Automation Against Our GitHub Organisation
In this section we shall explore how we automate the management of our GitHub organisation with the use of Terraform and the GitHub provider. Terraform is software designed to deploy and configure cloud infrastructure using purpose built providers for various cloud services such as; Amazon Web Services, Google Cloud, Digital Ocean. Providers also exist for GitHub, OpenStack and Dominos. These providers are built on top of the relevant APIs enabling Terraform users to configure their infrastructure without understanding the API.
Terraform codifies cloud APIs into declarative configuration files.
The GitHub provider covers a significant amount of the API enabling users to configure various aspects of the GitHub organisation and repositories. Currently we are using the provider to control the following items; branch protection rules, labels, teams, team members and repositories. By using Terraform in this manner we can ensure important code security techniques such as branch protection rules are enforced and employees are members of the correct team granting them the necessary privileges to carry out their job.
Branch protection rules are an important component of repositories as they ensure that branches can only be created or deleted by specific individuals. In addition to this branch protection rules can also enforce requirements on users writing commits to the branch. Such as preventing pushes and instead requiring a review to be performed by the relevant individuals such as code owners. Also these rules can require that specific GitHub workflows pass without issue, providing reassurance that code styling is maintained and unit tests pass. Terraform is used within our organisation to automate the deployment of such rules as manually applying such rules would be time consuming.
GitHub provides the ability to create teams to allow for structure within the organisation. Whilst this feature allows for refined permissions on a team by team basis, a private area for discussions and integration within codeowners we only use it for codeowners support. The reason for this is we use other services such as Slack for communicating within a team and to take advantage of the team permissions would require restructuring the team layout as we have a near flat structure. However, codeowners support provides us with the ability to label a repository as being the responsibility of a given team. In doing so that team will be automatically assigned and notified when a pull request is opened, prompting them for review.
One concern we had regarding the automation of repositories was the potential for irretrievable data loss whereby someone misconfigures the Terraform plan leading to the deletion of repositories. Whilst GitHub provides support for recovering deleted repositories it is best not to rely upon such a facility and instead prevent the possibility of deletion from occurring in the first place. Fortunately Terraform provides prevent_delete which is a lifecycle attribute that signals to Terraform that under no circumstance may this resource be deleted. Therefore, any plan that calls for a repository to be deleted will not pass checks and will be prevented from running.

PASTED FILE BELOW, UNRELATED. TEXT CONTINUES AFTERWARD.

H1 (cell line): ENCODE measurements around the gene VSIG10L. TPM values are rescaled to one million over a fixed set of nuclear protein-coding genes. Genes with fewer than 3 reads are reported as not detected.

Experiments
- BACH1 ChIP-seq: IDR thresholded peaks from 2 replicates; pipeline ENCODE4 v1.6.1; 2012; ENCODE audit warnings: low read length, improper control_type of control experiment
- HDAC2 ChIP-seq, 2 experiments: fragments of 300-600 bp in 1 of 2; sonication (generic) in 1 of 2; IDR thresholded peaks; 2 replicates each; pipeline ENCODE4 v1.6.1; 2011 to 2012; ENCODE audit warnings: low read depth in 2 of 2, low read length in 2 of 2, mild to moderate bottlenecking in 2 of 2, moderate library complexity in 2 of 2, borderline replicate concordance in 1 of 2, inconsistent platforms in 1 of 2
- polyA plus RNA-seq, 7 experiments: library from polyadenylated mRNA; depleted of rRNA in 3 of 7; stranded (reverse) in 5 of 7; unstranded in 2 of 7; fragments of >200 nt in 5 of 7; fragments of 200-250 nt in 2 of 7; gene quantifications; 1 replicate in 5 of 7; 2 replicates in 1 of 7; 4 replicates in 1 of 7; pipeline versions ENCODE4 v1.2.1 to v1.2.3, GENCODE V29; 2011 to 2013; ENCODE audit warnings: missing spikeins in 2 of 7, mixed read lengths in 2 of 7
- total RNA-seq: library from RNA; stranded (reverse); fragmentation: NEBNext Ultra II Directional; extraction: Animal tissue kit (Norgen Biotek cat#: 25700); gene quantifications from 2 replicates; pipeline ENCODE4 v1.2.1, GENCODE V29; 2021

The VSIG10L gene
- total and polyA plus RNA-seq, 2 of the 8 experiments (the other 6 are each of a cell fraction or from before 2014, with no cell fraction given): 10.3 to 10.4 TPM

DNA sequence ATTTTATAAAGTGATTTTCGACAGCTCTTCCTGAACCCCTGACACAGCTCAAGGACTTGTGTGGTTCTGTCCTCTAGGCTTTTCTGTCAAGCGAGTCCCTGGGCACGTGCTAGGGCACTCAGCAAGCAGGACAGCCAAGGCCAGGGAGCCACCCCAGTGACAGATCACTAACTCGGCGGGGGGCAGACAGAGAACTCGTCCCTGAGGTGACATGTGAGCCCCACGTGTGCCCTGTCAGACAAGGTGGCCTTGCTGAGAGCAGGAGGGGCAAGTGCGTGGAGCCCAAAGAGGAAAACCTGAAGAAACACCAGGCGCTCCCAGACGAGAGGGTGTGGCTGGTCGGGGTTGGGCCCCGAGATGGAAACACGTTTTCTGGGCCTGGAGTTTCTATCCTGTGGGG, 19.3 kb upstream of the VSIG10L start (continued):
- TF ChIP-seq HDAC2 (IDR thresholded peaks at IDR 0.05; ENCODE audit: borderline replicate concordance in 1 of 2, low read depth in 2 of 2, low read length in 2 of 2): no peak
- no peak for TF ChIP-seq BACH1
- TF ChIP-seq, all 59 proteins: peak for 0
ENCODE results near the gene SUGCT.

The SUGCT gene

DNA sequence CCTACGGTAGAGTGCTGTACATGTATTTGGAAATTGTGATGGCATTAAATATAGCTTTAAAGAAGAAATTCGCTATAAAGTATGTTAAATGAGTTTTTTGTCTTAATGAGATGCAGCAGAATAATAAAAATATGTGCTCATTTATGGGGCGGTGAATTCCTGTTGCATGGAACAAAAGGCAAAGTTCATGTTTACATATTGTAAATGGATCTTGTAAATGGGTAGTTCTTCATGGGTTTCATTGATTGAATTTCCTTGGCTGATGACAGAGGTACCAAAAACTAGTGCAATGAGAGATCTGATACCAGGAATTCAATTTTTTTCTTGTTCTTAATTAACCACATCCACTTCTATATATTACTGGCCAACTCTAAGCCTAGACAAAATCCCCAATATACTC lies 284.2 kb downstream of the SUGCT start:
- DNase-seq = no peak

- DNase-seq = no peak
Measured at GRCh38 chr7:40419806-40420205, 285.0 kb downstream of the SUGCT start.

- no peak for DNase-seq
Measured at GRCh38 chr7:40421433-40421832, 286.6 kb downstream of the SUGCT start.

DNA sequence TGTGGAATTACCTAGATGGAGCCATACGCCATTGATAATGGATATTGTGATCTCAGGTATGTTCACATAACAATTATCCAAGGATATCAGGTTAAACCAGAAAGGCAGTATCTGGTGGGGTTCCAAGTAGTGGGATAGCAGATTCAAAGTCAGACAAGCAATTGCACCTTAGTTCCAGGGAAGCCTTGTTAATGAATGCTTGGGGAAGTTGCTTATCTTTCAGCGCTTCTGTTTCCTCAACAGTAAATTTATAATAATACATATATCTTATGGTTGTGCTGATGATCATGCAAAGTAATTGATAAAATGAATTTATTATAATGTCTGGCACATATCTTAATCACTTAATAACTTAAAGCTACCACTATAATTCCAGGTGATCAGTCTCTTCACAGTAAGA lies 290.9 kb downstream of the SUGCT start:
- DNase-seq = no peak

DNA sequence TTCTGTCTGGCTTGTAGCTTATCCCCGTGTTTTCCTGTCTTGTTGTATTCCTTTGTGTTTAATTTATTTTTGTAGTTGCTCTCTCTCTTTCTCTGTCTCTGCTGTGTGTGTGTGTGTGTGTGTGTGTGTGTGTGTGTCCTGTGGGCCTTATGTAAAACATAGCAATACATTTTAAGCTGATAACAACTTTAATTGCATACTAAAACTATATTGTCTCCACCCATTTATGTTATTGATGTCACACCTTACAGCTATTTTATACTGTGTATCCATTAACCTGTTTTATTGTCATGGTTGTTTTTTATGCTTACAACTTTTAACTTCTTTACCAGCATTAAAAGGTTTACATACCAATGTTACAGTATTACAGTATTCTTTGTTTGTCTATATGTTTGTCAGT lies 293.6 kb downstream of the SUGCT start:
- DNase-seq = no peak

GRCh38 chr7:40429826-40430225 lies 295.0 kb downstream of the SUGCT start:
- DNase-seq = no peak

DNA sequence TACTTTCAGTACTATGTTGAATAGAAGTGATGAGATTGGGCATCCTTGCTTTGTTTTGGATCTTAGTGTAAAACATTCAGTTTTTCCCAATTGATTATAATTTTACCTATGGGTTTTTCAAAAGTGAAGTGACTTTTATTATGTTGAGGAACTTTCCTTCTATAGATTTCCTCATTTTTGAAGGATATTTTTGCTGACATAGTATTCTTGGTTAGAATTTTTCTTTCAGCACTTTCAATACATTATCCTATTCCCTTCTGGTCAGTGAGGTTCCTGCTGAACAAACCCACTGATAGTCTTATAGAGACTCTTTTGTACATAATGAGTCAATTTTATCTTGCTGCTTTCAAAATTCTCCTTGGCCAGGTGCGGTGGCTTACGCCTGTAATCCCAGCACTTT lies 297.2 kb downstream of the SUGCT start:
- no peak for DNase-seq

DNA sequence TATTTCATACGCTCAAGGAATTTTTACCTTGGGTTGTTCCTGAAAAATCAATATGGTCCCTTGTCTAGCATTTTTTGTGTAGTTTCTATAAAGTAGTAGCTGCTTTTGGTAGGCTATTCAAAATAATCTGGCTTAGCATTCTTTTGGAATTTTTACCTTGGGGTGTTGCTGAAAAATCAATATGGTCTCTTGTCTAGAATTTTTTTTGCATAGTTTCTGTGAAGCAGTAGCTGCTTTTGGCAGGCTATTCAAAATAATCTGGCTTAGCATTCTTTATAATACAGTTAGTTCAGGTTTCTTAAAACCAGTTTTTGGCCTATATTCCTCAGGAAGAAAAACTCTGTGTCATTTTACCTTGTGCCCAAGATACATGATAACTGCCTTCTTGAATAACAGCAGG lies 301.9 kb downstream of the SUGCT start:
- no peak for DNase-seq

Integrating Terraform into a GitHub workflow is easy with the HashiCorp provided action hashicorp/setup-terraform which can be used to setup Terraform with the required credentials. We then add steps for linting, validation and producing a plan before applying the changes. Note if running from a pull request the workflow will not perform any changes until after the pull request has been reviewed, accepted and merged. With the assistance of the HashiCorp guide on GitHub Actions you can also have the workflow report the contents of the plan as a comment on the pull request that triggered the workflow. This comment contains all of the information relating to the actions Terraform will perform if accepted and merged. This should provide the reviewer enough information to make an informed decision about whether to accept the pull request or request changes.
Automated comment left by the stackhpc-ci bot containing information about the changes Terraform will attempt to make if merged.
One final thing worth mentioning is that Terraform works best when it has complete control over the resources it has been told to manage. As all of the repositories that Terraform manages within our organisation have been created in the conventional manner, via the GitHub web UI or API, it means that the resources must be imported into the Terraform statefile. Contained within the documention for the GitHub provider are examples on how to import resources into the statefile, however, by now it should be clear we choose to automate where ever possible. So to achieve the aim of importing all of the existing repositories, teams, labels and branch protection rules we have developed a Python script capable of importing any missing resources called import_resources.py.
This script works by parsing the contents of the terraform.tfvars.json which contains of the resources we want Terraform to handle. With the contents of this file we can use terraform state list to query if the resource is contained within the statefile already. If the resource is missing from the statefile then the script will construct and execute a terraform import command which will cause Terraform to query the GitHub API such that is can populate the statefile. The end result is a statefile that contains any and all resources listed within the terraform.tfvars.json file and would run within a GitHub workflow if a pull request includes changes to include existing resources.
In this blog post we explored how we automate various tasks surrounding the management of our GitHub repositories and organisation through the use of GitHub workflows, Ansible playbooks and Terraform. The benefits to this approach are things such as the idempotency of Ansible and Terraform in addition to the reassurance they offer as they act as a single source of truth for what they manage. However, there are also some weaknesses of this approach such as the difficulties with developing and debugging as they were running against real repositories and our organisation. To fix this any new features should be tested against a test organisation and repositories which can be reverted back into a desired state allowing for thorough testing before deploying against production resources.